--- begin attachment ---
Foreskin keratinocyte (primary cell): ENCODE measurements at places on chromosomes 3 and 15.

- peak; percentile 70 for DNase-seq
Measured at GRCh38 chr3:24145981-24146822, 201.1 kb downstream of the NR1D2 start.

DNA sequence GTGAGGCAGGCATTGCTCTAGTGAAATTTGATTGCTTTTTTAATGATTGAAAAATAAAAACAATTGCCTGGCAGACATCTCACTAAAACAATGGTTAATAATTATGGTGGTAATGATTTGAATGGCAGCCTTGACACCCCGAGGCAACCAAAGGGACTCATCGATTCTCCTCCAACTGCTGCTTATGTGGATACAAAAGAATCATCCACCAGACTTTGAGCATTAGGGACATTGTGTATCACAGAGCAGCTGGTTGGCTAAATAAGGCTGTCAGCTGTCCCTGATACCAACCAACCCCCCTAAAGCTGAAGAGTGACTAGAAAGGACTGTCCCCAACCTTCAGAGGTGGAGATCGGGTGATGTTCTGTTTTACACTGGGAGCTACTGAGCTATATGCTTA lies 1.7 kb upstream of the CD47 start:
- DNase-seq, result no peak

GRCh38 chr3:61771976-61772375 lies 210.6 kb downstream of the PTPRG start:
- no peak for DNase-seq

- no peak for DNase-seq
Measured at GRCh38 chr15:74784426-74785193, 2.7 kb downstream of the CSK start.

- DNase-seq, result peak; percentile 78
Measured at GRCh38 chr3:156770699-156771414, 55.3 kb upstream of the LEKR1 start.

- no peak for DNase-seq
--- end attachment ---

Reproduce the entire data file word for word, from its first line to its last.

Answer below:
Foreskin keratinocyte (primary cell): ENCODE measurements at places on chromosomes 3 and 15.

- peak; percentile 70 for DNase-seq
Measured at GRCh38 chr3:24145981-24146822, 201.1 kb downstream of the NR1D2 start.

DNA sequence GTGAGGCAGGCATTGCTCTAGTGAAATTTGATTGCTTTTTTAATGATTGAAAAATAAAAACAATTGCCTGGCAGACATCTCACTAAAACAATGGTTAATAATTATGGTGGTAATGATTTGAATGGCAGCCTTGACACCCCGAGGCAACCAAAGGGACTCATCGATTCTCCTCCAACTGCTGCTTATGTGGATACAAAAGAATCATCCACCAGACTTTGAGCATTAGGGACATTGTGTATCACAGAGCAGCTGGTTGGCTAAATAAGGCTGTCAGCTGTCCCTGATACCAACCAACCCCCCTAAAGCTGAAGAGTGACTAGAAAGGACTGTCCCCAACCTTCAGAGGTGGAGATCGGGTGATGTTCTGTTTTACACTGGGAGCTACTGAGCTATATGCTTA lies 1.7 kb upstream of the CD47 start:
- DNase-seq, result no peak

GRCh38 chr3:61771976-61772375 lies 210.6 kb downstream of the PTPRG start:
- no peak for DNase-seq

- no peak for DNase-seq
Measured at GRCh38 chr15:74784426-74785193, 2.7 kb downstream of the CSK start.

- DNase-seq, result peak; percentile 78
Measured at GRCh38 chr3:156770699-156771414, 55.3 kb upstream of the LEKR1 start.

- no peak for DNase-seq